Chapter Fourteen: 1996–1997 231
Forest Orchestra joined with the Winston-Salem Symphony, the Wake Forest Con-
certo Choir, and Winston-Salem Chorale to perform Beethoven’s Ninth Symphony.
A special art exhibit, “Works from Alumni Collections: Color Function Painting
and William Hogarth Prints,” was shown in the University Fine Arts Gallery from
August through October. In mid-November, twenty-five fourth-graders from Sher-
wood Forest Elementary School took part in a printmaking workshop led by David
Faber (Art). Each student made a one-of-a-kind multicolored monotype print.
The University was ranked 25th among “America’s Best Colleges” for 1997 by
U.S. News & World Report, its highest ranking in this national annual college guide.
Wake Forest received high marks for student selectivity, student retention rates, and
financial resources. Its small classes and high graduation rates were also recognized.
Money magazine placed Wake Forest among its one hundred best college buys.
The debate team received more accolades, winning first place at the 51st National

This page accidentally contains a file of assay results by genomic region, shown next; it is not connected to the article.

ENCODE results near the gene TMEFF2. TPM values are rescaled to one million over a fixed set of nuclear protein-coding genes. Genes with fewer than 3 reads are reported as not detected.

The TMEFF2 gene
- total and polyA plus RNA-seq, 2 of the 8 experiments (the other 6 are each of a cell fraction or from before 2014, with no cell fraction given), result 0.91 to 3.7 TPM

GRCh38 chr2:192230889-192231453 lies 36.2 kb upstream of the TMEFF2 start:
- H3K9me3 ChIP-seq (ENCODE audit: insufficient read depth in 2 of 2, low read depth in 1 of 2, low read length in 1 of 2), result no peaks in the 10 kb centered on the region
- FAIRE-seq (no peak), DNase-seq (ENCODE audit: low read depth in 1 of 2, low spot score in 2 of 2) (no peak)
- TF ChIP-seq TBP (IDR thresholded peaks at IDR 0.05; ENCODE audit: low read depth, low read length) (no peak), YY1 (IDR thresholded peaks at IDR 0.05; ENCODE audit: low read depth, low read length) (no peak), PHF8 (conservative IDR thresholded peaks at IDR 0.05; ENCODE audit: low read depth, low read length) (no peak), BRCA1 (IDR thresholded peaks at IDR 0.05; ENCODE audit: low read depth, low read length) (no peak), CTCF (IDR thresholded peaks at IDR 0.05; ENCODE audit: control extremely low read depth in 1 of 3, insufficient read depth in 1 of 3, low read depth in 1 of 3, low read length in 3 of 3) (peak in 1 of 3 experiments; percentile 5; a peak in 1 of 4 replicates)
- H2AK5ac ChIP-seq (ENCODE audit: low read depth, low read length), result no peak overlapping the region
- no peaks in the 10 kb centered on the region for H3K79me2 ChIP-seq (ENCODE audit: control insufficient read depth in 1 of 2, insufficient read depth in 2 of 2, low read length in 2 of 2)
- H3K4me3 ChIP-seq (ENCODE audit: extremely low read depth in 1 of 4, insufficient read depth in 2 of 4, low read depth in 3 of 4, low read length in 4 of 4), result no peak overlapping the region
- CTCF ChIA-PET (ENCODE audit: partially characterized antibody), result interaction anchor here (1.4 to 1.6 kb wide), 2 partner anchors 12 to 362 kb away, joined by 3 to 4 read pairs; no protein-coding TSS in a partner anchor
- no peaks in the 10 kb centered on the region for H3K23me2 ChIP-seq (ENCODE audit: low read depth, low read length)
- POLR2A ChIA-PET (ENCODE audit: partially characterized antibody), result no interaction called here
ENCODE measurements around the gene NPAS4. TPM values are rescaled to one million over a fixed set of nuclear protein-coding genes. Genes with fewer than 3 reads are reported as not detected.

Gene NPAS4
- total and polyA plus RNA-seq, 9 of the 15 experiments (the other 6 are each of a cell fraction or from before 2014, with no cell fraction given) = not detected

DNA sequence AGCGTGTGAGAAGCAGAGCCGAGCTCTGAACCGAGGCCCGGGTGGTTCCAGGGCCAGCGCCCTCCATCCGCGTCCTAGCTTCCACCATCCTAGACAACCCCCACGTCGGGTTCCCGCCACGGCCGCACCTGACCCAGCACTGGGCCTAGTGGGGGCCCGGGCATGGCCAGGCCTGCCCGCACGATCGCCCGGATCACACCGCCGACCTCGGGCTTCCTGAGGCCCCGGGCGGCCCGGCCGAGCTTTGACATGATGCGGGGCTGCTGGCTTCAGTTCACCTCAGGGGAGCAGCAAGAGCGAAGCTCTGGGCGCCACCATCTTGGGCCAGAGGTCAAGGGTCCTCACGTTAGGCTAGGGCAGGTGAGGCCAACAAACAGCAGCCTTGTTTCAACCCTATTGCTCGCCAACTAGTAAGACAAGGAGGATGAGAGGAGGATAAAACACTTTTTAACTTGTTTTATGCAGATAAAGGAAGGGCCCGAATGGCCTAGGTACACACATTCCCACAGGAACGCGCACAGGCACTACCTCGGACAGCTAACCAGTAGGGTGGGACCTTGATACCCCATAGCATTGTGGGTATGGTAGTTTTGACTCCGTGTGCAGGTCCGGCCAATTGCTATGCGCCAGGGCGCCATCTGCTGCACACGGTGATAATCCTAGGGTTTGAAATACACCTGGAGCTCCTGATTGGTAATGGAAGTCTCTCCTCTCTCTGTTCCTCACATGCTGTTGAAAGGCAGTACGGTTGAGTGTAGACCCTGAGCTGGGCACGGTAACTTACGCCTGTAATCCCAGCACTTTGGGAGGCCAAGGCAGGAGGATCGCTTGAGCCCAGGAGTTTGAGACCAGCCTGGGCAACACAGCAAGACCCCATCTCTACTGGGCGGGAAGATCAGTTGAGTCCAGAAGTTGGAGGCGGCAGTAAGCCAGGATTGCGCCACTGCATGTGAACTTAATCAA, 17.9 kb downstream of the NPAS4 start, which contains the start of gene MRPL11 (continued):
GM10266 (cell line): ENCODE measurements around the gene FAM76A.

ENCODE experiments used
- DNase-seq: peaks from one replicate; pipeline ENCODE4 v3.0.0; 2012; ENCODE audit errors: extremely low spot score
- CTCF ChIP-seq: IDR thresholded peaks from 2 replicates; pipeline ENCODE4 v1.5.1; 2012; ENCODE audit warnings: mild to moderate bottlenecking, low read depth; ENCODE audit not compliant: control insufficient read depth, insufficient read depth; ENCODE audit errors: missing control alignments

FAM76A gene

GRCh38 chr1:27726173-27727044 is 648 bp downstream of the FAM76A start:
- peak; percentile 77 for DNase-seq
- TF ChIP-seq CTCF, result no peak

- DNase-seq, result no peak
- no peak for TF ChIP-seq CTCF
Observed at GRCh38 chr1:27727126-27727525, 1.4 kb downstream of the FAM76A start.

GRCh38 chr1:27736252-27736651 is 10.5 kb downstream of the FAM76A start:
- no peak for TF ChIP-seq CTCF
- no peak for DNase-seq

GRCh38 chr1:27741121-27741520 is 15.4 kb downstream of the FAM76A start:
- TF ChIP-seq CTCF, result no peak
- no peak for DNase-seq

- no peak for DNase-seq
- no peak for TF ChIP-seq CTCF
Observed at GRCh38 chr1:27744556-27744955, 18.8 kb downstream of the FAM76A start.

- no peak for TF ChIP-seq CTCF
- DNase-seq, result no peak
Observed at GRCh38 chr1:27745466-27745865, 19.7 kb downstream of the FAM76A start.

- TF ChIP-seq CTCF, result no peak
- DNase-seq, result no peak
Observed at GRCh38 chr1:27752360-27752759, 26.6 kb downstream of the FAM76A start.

Debate Tournament (team of Brian Prestes and Daveed Gartenstein-Ross), defeating
a team from the University of Georgia. The debate team had previously come in third
in 1993 (team of Mark Grant and Rick Fledderman); third in 1994 (team of Marcia
Tiersky and Adrienne Brovero); and third in 1995 (team of John Hughes and Adri-
enne Brovero).
Tragedy struck during the year with the untimely deaths of four students. Maia
Witzl of Arlington, Texas, and Julie Hansen of Rockville, Maryland, both nineteen
years old and Chi Omega sisters, were killed by a drunken driver, Thomas Richard
Jones, on September 4. Jones was not only drunk at the time but had a series of traf-
fic offenses, including driving while impaired. The accident occurred a few blocks
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